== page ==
Warm Glass - Hot Stuff: Fused Glass Art
Beautiful Fused Glass Art
There is something magical about fused and kiln-formed glass. I can take a few ordinary sheets of glass and do extraordinary things with them using heat and a few simple tools. I am still thrilled at the magic of it every time I take a newly finished glass piece out of the kiln.
Learn more about the art of fused and kiln-formed glass. Maybe you'll decide to try a little magic of your own!
Photo courtesy of Flickr and RDW Glass
This is in contrast to hot glass, which refers to processes of heating the glass up to temperatures of over 2,000 degrees, enough to make it molten.
Photo by Emerald Isle Designs
Artists can use this technique to create jewelry, sculpture or practical items like vases, platters and bowls. The introduction of reasonably-priced mini-kilns into the consumer market has fueled an explosion in the popularity of fused glass. In particular, many have chosen to make fused glass jewelry, as a hobby or to sell, because of the relatively small initial investment and small work space needed.
Photo by Emerald Isle Designs
PLAN - Decide what you want to make. Plan colors and patterns. You can layer pieces of glass to create patterns or pictures.
CUT - Using standard cutting tools common in the stained glass studio, cut out the glass pieces you need.
PLACE AND GLUE - After washing the glass to remove dirt and oils, carefully attach the glass pieces, with a tiny dot of glue,in an arrangement on a base piece of glass. You can stack glass pieces two or more layers high. At this time, you might also add other inclusions like bits of wire or metal pieces. Usually, but not always, place a clear piece of glass over your glass pieces.
FUSE - This is when it starts getting really fun. Carefully place the whole glass arrangement in a prepared kiln. You are going to heat the glass so that it sticks together or until it sinks into the layer below it. Because of the nature of glass and heat, this process takes MANY hours. AND you can't open the kiln until it has cooled to room temperature. NO CHEATING or the glass will crack and the whole project will be ruined.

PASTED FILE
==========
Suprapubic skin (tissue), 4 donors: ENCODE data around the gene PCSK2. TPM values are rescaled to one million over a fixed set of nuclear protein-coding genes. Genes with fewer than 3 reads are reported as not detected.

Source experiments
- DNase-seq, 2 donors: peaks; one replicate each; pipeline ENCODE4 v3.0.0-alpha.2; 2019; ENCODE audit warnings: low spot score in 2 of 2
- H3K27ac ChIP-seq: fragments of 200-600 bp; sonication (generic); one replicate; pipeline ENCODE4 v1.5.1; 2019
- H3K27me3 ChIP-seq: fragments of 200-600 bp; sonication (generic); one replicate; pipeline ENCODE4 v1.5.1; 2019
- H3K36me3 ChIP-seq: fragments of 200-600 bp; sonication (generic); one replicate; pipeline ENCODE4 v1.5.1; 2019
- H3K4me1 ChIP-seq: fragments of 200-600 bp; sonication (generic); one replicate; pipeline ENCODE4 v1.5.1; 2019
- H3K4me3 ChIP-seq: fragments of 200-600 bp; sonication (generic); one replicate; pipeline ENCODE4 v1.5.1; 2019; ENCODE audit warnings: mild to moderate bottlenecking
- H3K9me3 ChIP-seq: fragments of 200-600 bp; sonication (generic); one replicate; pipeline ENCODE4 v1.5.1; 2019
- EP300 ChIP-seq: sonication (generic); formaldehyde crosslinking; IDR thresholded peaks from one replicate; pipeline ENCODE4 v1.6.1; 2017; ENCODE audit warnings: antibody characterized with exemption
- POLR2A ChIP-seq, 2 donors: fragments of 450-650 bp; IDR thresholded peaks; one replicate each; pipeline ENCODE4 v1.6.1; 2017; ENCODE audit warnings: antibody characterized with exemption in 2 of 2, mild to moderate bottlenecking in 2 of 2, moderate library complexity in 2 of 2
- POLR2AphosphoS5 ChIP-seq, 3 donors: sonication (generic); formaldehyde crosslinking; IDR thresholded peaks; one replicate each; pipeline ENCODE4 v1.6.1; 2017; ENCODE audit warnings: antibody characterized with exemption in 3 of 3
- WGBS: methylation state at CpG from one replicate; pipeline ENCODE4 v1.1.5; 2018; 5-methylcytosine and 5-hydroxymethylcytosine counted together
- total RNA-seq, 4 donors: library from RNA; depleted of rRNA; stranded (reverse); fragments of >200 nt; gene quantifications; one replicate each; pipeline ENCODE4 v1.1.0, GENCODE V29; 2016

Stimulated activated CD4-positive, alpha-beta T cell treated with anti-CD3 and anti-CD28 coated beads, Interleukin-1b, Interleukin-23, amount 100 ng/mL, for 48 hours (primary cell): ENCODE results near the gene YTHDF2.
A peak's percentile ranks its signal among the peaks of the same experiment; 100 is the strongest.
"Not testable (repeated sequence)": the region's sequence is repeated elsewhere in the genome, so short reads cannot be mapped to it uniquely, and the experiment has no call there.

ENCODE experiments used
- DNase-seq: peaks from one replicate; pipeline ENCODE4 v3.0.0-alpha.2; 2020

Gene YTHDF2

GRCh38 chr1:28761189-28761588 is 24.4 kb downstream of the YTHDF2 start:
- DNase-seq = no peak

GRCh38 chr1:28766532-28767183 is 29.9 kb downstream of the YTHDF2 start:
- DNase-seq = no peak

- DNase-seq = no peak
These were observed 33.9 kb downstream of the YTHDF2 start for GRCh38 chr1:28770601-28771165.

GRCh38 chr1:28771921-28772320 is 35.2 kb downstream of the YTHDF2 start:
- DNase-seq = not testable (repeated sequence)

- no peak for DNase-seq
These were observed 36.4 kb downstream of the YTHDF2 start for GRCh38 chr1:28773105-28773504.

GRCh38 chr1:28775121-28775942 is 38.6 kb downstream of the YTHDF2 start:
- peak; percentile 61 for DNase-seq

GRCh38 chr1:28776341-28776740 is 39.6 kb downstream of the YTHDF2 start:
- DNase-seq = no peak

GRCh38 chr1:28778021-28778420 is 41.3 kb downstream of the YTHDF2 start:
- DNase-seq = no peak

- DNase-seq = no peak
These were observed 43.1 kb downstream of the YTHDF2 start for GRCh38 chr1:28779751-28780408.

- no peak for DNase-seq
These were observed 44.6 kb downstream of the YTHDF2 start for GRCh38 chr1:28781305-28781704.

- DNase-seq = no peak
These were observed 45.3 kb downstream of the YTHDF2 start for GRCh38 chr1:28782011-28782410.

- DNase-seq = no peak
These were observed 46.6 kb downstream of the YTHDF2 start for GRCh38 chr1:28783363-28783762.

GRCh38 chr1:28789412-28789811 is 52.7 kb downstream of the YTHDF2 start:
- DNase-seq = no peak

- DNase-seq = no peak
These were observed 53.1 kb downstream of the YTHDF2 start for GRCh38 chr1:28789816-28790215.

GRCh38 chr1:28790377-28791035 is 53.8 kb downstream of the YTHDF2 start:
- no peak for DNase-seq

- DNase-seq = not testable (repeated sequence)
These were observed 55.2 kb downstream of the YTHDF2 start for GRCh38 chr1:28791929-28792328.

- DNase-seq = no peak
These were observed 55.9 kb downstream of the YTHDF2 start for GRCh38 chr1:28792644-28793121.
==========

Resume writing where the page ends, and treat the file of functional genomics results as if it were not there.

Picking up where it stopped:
SLUMP - After your fused piece has cooled, place it on a slumping mold and put it back into the kiln again. As the glass heats, gravity will pull it down to form the shape of the mold. Cool, huh? After it cools completely again, you have your very own piece of kiln-formed artwork. The photo of the bowl with triangles at the top of this section shows my first fused glass project ever.
Photo by Emerald Isle Designs
ANNEAL - It's really important that the glass cools at the same rate throughout the piece. If a thicker portion cools more slowly than a thinner section, the glass will develop stress and eventually will crack. Annealing is resting the glass at a certain temperature long enough for the entire piece to come to the same temperature. There are certain temperatures at which this is critical and others it doesn't matter so much. You should know those critical temperatures and plan to anneal your glass, although seeing an object shatter from stress can be pretty spectacular.
COE - This means coefficient of expansion. Different kinds of glass expand at different rates. If you are fusing pieces of glass together, it's very important to make sure they have the same COE. We call them compatible. Glass manufacturers sell special glass for fusing with the COE labelled. You can also fuse with sheet glass from the hardware store, if you make sure the entire project is made from the same sheet of glass (therefore, the same COE).